Yes, but it's not very smooth.
You have a special script URL (eg
/logout; like a login script it must be in the root of the webapp to ensure the auth gets set to the right path), which, instead of requiring a valid username/password to proceed, requires an invalid one.
So the logged-in user hits
/logout, sending valid credentials in the
Authorization header. Your script responds
401, and the browser pops up a username/password prompt. You tell the user to put false values in (or, in most browsers, just leaving it blank is OK too) and hit OK. This replaces the valid stored credentials with invalid ones. Your script then returns a ‘logged out’ page or a redirect back to the home page, and the user is no longer logged in.
(Care: Safari, sadly, passes every HTTP request without any credentials first, only trying again with stored credentials if it gets a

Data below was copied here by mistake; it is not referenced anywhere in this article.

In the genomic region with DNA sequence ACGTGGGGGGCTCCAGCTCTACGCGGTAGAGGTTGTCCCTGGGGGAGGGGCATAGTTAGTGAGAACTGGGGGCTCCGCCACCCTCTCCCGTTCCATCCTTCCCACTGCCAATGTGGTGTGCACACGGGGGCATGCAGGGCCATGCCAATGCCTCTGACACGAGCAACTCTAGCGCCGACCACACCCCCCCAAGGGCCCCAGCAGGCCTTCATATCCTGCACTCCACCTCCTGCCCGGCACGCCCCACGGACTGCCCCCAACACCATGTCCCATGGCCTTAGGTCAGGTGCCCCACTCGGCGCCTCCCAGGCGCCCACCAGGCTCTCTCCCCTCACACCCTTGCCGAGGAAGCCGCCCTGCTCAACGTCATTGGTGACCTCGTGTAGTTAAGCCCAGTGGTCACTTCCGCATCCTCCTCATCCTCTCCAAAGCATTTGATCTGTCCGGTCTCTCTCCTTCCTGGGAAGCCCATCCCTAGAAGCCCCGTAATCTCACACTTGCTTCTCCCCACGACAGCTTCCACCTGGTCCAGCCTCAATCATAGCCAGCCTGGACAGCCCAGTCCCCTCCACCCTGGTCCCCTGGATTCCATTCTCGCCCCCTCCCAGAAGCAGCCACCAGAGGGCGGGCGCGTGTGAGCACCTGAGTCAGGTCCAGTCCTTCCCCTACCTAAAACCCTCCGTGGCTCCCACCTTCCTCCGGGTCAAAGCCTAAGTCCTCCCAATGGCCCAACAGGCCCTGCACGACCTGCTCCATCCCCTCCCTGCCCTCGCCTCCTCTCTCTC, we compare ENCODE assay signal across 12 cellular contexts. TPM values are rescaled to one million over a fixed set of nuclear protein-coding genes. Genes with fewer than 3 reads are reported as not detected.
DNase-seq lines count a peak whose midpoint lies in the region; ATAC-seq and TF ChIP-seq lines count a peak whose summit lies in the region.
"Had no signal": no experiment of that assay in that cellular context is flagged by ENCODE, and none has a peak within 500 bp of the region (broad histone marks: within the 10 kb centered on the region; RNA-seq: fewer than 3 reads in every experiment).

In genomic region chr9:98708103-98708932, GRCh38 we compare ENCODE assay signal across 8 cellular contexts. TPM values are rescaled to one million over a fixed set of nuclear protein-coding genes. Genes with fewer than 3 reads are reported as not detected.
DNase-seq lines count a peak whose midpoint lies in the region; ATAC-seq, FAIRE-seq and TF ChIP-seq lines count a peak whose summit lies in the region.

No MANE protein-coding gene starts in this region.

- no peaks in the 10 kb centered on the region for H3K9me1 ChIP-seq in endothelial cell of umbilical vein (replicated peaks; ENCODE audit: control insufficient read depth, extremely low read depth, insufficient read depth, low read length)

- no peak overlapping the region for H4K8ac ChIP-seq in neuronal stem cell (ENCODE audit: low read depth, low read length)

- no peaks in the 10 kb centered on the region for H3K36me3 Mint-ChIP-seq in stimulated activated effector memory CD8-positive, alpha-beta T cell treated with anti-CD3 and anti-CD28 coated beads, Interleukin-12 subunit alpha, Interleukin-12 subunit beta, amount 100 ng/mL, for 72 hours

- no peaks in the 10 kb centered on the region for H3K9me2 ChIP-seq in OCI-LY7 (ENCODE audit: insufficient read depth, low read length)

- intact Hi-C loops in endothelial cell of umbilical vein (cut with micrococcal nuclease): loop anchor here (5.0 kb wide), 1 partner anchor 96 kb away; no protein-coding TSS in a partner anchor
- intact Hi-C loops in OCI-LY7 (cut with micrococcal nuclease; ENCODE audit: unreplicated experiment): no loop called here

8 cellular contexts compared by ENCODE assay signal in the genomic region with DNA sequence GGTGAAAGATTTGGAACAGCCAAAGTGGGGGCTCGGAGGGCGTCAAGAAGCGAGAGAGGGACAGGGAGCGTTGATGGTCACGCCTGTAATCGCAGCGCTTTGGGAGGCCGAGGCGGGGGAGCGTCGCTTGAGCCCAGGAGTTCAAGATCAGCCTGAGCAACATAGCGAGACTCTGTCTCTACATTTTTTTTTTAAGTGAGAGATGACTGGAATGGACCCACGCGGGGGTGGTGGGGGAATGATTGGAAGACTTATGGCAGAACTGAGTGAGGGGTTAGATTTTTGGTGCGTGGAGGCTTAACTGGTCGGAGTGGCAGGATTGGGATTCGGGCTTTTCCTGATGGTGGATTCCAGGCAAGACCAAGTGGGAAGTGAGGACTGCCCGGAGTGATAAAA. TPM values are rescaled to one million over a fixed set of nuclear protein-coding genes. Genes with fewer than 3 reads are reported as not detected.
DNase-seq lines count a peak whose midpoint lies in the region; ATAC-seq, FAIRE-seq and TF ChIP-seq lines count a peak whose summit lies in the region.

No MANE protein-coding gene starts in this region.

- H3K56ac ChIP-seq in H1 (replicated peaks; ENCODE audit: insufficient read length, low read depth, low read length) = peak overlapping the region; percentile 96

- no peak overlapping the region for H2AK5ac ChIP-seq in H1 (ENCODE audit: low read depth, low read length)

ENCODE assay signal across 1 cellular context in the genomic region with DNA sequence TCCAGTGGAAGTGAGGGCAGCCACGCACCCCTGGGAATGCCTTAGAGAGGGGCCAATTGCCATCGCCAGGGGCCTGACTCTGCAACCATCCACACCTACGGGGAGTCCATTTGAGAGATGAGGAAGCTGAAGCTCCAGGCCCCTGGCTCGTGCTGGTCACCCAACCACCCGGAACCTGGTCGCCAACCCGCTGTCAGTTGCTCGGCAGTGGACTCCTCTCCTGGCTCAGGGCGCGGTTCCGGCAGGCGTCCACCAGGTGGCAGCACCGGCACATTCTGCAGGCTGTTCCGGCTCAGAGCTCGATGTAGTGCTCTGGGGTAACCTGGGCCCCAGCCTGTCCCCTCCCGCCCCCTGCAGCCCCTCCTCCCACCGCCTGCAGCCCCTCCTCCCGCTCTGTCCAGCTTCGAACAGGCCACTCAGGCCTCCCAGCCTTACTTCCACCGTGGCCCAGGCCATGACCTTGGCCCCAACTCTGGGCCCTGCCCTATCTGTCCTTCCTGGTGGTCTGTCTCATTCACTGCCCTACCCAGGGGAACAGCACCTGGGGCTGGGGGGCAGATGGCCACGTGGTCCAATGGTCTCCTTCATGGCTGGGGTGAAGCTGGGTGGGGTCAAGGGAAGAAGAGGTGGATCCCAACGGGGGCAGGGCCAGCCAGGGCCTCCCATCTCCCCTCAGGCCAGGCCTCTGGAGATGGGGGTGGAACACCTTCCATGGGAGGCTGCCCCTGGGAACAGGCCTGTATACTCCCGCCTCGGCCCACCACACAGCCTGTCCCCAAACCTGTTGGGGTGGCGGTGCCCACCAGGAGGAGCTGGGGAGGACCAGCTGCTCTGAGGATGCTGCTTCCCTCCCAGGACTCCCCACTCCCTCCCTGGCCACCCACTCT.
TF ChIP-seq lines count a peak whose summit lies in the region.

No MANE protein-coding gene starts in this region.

401 response. This means you shouldn't take a request with no
Authorization header as being OK for the logout script; it must be present, even if with blank credentials in it. This unfortunate behaviour also means you can't provide a logged-in and not-logged-in version of the same page to Safari users under the same URL, and it makes Safari slow at browsing Basic-protected sites, since every page request has to happen twice.)
XMLHttpRequest with a fake username/password combo (eg
xhr.open('GET', '/app', true, '_', '_')). This has the non-standard side-effect of replacing the stored credentials in IE and Firefox (but not Opera; not sure about the others).